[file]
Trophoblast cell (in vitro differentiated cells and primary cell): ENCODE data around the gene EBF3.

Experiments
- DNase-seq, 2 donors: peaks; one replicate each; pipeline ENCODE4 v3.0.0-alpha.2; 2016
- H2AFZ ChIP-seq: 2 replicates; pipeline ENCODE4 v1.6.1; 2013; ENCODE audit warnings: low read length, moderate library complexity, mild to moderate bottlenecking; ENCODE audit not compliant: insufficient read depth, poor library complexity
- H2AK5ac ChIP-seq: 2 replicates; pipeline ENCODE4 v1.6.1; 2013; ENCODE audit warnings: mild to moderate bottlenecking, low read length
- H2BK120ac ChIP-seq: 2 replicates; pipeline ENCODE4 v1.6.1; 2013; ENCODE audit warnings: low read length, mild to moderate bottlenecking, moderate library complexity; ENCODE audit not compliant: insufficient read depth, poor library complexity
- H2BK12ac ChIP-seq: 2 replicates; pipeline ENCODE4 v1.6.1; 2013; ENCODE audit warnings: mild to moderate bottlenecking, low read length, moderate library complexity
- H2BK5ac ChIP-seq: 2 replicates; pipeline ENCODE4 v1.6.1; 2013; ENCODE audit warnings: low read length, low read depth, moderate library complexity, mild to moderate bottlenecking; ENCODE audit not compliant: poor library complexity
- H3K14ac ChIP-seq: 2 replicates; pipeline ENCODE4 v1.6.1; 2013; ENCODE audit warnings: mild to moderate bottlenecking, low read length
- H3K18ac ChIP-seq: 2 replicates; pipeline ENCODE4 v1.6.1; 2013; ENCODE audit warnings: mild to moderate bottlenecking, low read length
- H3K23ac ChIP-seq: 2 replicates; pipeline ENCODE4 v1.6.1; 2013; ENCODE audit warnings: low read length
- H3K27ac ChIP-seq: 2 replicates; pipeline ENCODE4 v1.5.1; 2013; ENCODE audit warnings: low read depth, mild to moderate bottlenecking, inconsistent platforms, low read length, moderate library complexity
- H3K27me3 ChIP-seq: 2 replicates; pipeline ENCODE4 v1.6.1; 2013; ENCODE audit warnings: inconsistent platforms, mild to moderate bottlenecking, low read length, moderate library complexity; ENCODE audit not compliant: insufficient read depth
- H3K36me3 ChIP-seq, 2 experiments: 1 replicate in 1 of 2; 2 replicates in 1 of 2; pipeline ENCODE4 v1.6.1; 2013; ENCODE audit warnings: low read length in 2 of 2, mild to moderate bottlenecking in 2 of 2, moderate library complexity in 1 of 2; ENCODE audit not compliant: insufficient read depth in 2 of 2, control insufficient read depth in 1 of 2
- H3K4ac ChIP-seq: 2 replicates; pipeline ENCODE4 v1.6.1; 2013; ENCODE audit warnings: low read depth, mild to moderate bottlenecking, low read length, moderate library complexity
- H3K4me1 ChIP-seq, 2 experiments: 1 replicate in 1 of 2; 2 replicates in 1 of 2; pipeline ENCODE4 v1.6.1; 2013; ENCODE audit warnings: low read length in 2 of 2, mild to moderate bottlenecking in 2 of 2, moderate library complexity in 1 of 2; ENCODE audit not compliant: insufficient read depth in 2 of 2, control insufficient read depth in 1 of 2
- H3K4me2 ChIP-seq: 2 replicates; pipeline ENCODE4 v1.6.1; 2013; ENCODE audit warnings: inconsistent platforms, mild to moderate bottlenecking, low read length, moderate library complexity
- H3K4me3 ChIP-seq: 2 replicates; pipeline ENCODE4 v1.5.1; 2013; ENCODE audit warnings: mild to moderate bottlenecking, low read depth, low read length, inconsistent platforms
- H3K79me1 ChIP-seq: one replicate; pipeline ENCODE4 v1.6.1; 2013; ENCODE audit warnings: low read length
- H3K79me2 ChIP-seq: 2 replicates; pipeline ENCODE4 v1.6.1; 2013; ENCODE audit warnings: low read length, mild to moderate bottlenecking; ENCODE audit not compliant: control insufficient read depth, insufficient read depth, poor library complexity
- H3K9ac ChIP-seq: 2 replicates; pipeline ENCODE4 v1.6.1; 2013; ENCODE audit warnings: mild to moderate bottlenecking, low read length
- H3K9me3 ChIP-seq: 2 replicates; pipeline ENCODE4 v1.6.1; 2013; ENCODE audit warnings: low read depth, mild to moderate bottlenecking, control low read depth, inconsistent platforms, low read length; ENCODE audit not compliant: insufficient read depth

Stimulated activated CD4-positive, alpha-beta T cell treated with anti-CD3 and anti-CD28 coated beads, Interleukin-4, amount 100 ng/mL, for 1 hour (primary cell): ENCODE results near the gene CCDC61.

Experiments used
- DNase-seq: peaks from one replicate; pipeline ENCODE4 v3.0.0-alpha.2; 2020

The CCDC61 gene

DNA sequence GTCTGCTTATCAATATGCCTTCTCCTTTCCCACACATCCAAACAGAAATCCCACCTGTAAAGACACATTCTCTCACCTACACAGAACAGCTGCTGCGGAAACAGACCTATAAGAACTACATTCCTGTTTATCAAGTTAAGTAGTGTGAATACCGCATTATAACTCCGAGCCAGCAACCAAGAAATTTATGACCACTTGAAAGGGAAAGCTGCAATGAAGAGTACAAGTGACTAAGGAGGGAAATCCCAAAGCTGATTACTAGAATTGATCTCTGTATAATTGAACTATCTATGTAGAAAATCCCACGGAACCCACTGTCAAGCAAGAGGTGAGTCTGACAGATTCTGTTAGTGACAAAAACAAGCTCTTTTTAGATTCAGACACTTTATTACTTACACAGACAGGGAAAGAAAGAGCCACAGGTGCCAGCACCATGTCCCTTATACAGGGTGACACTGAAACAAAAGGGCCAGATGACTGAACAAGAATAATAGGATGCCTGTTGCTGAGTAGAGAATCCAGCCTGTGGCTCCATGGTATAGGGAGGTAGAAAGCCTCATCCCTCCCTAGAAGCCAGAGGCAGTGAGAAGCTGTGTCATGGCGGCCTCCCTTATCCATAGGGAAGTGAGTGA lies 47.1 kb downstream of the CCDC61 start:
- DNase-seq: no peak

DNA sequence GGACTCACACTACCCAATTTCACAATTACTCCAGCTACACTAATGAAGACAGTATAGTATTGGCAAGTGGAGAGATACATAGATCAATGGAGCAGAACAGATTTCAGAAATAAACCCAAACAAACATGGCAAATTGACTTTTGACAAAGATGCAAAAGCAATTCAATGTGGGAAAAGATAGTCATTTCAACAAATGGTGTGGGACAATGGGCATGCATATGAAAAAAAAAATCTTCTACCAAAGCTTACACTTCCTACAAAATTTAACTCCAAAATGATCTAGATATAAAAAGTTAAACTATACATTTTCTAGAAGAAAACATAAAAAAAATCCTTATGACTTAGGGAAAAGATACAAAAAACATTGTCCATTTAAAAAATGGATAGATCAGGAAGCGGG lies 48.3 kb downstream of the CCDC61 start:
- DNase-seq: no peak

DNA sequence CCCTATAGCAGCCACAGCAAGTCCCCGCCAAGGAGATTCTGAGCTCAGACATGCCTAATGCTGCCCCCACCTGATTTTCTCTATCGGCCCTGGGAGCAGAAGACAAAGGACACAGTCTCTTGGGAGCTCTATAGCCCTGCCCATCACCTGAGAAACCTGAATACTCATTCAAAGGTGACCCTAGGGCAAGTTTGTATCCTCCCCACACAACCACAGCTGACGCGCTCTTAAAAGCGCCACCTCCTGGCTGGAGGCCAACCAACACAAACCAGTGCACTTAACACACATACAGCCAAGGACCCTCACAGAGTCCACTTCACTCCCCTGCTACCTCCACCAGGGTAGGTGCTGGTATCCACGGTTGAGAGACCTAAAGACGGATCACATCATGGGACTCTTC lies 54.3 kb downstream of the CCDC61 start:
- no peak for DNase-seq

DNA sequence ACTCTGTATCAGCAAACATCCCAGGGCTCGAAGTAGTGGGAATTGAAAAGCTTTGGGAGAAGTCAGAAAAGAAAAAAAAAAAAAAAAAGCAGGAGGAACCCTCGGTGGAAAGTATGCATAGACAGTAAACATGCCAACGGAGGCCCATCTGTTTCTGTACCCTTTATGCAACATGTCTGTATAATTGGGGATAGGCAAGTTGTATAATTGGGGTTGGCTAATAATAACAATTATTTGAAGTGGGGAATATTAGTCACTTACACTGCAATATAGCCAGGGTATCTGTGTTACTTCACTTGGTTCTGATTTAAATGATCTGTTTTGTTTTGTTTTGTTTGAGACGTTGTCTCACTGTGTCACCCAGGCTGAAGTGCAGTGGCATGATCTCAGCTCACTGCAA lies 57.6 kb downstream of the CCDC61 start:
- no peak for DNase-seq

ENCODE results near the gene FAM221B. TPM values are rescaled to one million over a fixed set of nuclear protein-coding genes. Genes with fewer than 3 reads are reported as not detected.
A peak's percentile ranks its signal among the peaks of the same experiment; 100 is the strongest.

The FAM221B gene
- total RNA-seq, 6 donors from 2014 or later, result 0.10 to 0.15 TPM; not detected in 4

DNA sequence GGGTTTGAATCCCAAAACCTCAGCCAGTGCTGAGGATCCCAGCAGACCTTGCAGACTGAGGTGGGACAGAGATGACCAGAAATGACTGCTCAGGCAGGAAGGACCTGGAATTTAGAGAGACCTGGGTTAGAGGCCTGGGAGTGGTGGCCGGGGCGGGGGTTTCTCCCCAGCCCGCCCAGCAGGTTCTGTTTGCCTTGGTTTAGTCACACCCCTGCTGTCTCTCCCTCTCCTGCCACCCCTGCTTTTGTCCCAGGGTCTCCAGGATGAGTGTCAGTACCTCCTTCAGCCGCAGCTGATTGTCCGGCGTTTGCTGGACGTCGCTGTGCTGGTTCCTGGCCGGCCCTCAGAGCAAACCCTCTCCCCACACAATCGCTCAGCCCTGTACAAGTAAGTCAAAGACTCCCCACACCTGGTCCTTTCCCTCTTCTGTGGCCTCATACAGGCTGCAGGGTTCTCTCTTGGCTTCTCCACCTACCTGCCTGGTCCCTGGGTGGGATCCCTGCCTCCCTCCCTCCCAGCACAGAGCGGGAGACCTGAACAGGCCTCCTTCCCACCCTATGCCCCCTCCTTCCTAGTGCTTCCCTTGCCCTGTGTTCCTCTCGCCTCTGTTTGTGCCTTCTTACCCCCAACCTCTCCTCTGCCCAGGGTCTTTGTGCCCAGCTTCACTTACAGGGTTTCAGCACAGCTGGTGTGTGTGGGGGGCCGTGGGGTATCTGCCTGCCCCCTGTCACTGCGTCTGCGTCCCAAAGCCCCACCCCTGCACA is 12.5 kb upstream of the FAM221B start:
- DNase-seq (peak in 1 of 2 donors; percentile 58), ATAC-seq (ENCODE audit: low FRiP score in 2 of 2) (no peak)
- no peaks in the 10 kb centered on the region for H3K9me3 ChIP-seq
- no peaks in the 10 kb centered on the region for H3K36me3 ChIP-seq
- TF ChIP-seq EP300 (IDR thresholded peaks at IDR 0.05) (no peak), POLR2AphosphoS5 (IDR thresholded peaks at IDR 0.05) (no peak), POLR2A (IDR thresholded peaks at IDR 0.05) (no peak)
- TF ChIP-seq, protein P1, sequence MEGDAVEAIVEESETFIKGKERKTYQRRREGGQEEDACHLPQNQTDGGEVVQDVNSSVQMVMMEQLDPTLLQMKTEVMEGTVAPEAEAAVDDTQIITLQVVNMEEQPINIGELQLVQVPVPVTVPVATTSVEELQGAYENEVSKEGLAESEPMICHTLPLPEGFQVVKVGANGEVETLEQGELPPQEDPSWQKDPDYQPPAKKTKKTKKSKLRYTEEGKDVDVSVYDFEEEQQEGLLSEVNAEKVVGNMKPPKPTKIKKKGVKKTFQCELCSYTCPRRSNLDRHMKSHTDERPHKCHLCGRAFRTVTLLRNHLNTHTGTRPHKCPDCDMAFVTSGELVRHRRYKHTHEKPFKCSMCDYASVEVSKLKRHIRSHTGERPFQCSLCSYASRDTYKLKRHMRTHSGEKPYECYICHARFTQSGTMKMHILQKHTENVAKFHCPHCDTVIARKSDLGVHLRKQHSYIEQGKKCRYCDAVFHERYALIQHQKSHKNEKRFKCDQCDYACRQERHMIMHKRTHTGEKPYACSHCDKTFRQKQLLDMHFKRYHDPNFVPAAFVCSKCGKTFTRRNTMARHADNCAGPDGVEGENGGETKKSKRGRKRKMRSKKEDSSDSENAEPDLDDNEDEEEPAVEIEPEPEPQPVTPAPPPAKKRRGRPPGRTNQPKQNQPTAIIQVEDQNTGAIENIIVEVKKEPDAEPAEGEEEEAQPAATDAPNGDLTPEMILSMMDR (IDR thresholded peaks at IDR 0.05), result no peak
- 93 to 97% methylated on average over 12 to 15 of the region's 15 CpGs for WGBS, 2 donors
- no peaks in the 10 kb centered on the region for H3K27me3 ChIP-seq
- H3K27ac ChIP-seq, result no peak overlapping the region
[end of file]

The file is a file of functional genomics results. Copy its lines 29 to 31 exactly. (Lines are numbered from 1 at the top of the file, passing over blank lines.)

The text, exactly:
DNA sequence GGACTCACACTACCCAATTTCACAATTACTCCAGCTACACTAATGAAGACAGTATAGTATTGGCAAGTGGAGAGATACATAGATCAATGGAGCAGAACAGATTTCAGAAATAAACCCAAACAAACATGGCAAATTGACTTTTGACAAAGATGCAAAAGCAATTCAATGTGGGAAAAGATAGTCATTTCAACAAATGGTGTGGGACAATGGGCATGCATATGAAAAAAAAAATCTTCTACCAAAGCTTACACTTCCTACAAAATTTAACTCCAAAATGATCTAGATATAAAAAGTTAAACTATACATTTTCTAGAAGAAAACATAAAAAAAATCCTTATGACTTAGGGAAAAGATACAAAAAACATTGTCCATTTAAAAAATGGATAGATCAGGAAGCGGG lies 48.3 kb downstream of the CCDC61 start:
- DNase-seq: no peak

DNA sequence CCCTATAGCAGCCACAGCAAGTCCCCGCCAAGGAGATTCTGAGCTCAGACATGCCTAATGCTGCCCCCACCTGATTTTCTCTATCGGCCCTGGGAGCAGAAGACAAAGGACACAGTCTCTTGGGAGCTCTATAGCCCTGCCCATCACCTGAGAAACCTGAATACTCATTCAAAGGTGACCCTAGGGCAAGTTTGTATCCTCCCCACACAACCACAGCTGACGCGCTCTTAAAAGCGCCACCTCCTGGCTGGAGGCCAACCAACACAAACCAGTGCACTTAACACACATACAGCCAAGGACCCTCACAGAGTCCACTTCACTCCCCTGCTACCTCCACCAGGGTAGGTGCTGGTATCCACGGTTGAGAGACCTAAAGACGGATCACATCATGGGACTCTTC lies 54.3 kb downstream of the CCDC61 start: